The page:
Researchers have high hopes that semantic technology will help them deal with the issues of making academic and scientific information more easily explorable and accessible.
AcaWiki, built using Semantic MediaWiki, launched this month, its goal being the creation of a Wikipedia for academic research that often is locked behind firewalls or hidden in academic journals, where it languishes rather than ignites discussion and provokes action. The site lets scholars, graduate students and bloggers posts summaries under the Creative Commons Attribution license of peer-reviewed academic papers in disciplines ranging from anthropology to business to economics and psychology.
Started with seed funding from the Hewlett Foundation, AcaWiki was founded by Neeru Paharia, a doctoral student at the Harvard Business School and formerly the executive director of Creative Commons. Tags and RSS feeds help users share and organize summaries — and not exclusively for the benefit of those in the academic community. One of AcaWiki’s goals is to use new media to create public dialogue with science, according to a release announcing the project.
“AcaWiki can provide an important ‘sense-making’ function for enabling easier sharing of knowledge that can help to build bridges across disciplines–and even between academia and those outside,” reads a quote in the press release from Vijay Kumar, senior associate dean and director of the Office of Educational Innovation and Technology at MIT.
The ability to get the general public involved in such dialogue suffers when they might have to pay to download multiple academic papers that reside behind journal firewalls.
“AcaWiki’s approach takes advantage of the fact that copyright does not apply to ideas, only to the written expression of those ideas. Scholars can thus post summaries of their or others’ research online as long as they are not copying verbatim beyond what fair-use laws permit,” the organization notes.
There’s a stew of interesting summaries already live on the new site that are more likely to draw the interest of the general public — including one titled “Utopian Enterprise: Articulating the Meanings of Star Trek’s Culture of Consumption,” from the Journal of Consumer Research, whose summary states that the data behind the paper is based on notes and artifacts from 20 months of fieldwork at Star Trek fan clubs, at conventions, and in Internet groups, and 67 interviews with Star Trek fans. You could also see “The Dirt on Coming Clean: Perverse Effects of Disclosing Conflicts of Interest,” from The Journal of Legal Studies, as something that could work its way into cocktail party conversation. Others — Suppression of GATA-3 Nuclear Import and Phosphorylation: A Novel Mechanism of Corticosteroid Action in Allergic Disease — are probably going to have a more limited specialty audience.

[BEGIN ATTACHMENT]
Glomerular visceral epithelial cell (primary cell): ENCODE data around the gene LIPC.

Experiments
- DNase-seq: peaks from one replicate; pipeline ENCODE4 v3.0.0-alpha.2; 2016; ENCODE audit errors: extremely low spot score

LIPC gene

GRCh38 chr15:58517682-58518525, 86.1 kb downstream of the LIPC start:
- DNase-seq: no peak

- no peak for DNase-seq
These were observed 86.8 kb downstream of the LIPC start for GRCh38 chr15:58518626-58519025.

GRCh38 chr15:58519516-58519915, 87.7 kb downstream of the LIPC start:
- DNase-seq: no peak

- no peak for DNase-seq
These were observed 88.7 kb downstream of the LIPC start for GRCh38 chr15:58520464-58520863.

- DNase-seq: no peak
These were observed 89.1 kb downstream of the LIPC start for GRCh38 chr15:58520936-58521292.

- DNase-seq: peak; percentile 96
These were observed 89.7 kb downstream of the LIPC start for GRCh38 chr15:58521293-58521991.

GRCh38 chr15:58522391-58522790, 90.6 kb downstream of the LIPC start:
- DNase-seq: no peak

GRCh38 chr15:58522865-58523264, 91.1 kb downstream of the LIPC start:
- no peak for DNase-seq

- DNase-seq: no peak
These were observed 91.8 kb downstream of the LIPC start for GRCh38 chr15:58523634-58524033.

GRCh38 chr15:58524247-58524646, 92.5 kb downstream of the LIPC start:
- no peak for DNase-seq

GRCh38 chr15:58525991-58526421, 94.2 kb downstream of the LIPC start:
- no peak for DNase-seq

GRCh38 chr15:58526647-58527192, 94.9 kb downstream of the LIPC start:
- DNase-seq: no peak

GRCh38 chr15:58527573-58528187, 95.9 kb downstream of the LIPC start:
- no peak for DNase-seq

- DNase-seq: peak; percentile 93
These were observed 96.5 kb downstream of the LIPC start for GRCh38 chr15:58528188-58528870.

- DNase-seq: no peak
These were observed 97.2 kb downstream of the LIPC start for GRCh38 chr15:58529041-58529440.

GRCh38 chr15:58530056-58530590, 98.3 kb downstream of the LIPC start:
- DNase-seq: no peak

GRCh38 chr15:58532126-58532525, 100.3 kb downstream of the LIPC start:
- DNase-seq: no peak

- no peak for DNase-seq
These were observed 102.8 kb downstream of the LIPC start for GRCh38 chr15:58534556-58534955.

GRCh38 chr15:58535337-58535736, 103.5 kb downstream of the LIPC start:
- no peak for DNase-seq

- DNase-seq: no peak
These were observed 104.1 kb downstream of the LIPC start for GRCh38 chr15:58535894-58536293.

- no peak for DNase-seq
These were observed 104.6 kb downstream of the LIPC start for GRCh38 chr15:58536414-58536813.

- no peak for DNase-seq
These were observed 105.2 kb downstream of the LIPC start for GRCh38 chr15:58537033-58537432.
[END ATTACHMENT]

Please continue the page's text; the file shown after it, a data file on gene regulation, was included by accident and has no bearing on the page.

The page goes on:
Also this month, Rensselaer Polytechnic Institute’s Tetherless World Constellation [refer Hendler’s Goal Information Anywhere ] claimed $1.1 million from the National Science Foundation, through The American Recovery and Reinvestment Act of 2009, for a major semantic project.
It is creating “a toolkit for scientists and educators that allows them to gain access to data from a variety of sources and, importantly, outside of their direct area of expertise,” according to a statement by Peter Fox, the principal investigator for the project and Senior Constellation Professor in the Tetherless World Constellation at Rensselaer.
According to the release announcing the project, semantic technologies will make it possible for researchers, educators and policy makers to ask scientific questions without necessarily having within their grasp the specific technical language to get the results they need.
Given the growing specialization of scientific research, even experts in one field of science might not necessarily have the vocabulary to easily explore data related to other subjects â€“ even closely related ones â€“ to help them discover connections that could lead to breakthroughs.
The project aims to build customizable web sites leveraging semantic ontologies so that the semantically tagged data behind each site will be accessible to users asking questions using the vocabulary they understand at the level of expertise they understand in. Data also will be accessible in its raw form and semantically tagged with source data so that end users can reproduce, verify or cite it. The researchers say they also plan to create plug-ins for software such as Excel so the data can be accessed in a format that end users are comfortable with.
Other efforts involving the use of semantic technologies to resolve similar problems around scientific data include Noesis, a semantic web search engine developed by the University of Alabama in Huntsville.